Franciscan Spirit Blog

Five Women of Faith: St. Clare of Assisi

St. Clare of Assisi
1193–1253

Before the birth of St. Clare, her mother was praying in church when she heard a voice saying, “Do not be afraid, for you will joyful bring forth a clear light which will illumine the world.” Accordingly, the baby girl who came after this prayer was named Chiara, Italian for “clear one.”

Even before meeting St. Francis, Clare was considered to be a holy young girl because of her obedience, generosity, love for the poor, and devout prayer life. When her parents wanted her to marry, she sought the advice of St. Francis and shortly after consecrated herself to pursue the way of perfection he was teaching.

At first Francis advised her to live in various convents, but finally moved her to San Damiano, a church the Franciscans had rebuilt. She lived in great poverty and penance in an enclosure for 42 years. Soon she was joined by others. Nowadays, Poor Clares, as they are called, live a similar life in many countries around the world, following the rule she devised.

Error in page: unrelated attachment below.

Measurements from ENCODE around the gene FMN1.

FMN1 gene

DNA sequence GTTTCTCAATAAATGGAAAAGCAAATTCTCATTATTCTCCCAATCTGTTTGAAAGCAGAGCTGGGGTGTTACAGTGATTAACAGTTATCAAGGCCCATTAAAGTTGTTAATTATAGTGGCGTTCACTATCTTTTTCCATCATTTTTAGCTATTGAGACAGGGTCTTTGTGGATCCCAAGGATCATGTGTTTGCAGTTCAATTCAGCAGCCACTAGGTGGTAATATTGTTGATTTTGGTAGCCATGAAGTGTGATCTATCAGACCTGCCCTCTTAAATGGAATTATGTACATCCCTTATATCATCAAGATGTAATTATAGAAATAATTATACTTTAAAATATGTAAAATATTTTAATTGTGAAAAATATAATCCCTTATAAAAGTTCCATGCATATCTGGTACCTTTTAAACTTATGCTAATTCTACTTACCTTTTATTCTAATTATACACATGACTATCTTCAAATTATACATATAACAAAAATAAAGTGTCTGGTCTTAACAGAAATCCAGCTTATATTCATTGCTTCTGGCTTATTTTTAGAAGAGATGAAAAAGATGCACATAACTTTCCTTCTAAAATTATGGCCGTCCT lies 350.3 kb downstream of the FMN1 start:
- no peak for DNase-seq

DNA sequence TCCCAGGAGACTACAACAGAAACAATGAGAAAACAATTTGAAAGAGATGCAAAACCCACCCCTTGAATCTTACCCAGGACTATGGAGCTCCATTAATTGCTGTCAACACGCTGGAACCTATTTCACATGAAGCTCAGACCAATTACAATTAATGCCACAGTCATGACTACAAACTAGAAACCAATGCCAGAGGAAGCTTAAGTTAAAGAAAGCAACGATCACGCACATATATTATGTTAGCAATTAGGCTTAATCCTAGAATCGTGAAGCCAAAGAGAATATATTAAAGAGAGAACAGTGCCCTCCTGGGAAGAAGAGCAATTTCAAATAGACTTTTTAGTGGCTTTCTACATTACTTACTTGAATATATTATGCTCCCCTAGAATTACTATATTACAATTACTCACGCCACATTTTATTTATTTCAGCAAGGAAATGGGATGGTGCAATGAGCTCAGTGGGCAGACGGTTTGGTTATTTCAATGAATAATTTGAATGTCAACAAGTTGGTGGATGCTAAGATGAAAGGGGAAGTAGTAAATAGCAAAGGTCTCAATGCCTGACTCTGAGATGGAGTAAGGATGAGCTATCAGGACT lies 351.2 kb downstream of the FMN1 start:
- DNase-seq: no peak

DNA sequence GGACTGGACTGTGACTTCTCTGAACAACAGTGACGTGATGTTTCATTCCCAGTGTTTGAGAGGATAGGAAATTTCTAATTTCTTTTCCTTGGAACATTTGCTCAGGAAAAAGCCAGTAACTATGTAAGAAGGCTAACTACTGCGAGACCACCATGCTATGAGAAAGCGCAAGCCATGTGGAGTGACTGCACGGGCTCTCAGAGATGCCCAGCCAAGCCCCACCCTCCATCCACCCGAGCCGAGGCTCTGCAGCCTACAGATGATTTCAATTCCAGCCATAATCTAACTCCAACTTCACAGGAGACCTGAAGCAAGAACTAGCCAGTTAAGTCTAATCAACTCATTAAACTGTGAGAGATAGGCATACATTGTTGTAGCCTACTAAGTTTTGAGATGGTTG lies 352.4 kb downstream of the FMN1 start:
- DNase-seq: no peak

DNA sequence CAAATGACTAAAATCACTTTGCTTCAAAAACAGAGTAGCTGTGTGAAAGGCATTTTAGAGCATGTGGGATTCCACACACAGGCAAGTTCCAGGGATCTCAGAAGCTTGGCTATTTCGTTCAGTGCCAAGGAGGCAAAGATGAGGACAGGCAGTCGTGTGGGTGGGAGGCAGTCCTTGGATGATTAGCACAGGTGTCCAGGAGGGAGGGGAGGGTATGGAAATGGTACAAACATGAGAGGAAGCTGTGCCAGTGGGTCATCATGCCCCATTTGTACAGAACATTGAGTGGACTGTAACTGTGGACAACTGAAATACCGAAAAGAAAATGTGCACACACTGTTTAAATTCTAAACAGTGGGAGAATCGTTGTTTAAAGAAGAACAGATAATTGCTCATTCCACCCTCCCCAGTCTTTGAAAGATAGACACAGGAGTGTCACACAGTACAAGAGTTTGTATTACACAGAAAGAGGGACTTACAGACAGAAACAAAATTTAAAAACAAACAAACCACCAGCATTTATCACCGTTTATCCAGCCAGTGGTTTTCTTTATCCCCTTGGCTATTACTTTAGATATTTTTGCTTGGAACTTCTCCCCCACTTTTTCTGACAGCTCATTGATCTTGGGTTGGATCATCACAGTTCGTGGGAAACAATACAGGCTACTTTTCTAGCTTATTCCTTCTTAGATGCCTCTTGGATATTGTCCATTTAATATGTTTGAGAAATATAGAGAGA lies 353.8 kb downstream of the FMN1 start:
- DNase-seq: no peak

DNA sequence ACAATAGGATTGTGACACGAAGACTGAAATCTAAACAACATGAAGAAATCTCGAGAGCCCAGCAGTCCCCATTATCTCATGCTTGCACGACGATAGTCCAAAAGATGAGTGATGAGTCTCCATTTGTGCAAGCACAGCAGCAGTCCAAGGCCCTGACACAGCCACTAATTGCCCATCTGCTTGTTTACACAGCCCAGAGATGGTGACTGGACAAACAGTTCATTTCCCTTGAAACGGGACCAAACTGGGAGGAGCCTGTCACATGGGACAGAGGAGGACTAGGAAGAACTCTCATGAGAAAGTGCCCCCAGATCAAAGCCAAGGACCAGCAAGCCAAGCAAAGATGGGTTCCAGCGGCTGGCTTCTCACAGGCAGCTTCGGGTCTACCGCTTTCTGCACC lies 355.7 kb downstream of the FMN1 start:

They live in great simplicity, devoting themselves to contemplation. Clare experienced quite a bit of difficulty getting her rule approved, for some prelates thought it should be more like the Benedictine rule and independent of the Franciscan friars. Clare wanted to emphasize poverty and closeness to the Franciscan rule. During her juridical struggles, she was continually ill. But she courageously fought for the original ideals of St. Francis in a time when many friars were relaxing his rule.

St. Clare is the patroness of television, presumably because her name means clear light.


“Our labor here is brief, but the reward is eternal. Do not be disturbed by the clamor of the world, which passes like a shadow. Do not let false delights of a deceptive world deceive you.”

St. Clare of Assisi


Treasury of Women Saints


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